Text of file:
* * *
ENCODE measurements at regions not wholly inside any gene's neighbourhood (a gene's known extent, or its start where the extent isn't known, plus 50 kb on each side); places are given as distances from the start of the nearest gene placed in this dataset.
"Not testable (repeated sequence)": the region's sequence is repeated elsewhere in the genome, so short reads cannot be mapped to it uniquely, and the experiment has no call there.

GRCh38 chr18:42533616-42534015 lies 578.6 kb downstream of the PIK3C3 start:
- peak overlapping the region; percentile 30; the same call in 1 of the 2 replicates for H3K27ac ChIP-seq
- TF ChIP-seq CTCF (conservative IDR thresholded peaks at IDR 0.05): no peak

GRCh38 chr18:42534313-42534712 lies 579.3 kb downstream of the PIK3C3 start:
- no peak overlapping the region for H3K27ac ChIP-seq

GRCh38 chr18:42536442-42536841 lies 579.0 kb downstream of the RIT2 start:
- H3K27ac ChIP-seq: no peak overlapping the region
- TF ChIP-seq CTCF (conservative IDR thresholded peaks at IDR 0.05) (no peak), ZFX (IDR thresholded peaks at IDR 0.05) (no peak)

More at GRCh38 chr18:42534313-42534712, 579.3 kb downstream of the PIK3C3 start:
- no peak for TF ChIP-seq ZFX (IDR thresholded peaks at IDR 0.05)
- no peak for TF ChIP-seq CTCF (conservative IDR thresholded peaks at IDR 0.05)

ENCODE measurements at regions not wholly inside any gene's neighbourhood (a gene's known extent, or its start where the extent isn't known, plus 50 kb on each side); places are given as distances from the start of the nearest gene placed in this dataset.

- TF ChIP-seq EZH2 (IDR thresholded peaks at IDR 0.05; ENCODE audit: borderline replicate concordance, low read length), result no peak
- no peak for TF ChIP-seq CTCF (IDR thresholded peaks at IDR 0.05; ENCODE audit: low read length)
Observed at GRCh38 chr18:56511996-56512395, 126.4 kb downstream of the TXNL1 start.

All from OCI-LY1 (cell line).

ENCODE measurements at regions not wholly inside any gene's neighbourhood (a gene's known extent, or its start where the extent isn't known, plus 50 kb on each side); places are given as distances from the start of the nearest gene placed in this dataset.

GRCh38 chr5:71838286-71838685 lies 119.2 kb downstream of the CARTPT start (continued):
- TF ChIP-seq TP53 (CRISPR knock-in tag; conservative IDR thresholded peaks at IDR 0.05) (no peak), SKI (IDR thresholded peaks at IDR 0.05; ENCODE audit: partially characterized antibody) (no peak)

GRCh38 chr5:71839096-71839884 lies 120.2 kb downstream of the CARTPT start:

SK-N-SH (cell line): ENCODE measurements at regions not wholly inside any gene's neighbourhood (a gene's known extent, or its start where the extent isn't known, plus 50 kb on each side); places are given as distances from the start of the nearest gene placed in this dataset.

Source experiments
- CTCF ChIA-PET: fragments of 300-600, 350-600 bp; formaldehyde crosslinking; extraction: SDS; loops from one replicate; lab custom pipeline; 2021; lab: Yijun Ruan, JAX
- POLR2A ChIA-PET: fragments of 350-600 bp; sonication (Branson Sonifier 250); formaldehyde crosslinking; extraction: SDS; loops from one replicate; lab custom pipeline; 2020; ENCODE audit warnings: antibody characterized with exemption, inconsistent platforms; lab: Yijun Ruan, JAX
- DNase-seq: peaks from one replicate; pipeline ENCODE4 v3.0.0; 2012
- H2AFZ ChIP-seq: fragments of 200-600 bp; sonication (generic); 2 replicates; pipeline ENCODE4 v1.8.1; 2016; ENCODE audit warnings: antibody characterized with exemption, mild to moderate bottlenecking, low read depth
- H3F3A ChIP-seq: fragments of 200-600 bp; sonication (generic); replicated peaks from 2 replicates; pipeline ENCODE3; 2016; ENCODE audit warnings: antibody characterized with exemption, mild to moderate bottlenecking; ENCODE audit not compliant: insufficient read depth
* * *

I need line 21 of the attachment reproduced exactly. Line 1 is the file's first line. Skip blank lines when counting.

- TF ChIP-seq TP53 (CRISPR knock-in tag; conservative IDR thresholded peaks at IDR 0.05) (no peak), SKI (IDR thresholded peaks at IDR 0.05; ENCODE audit: partially characterized antibody) (no peak)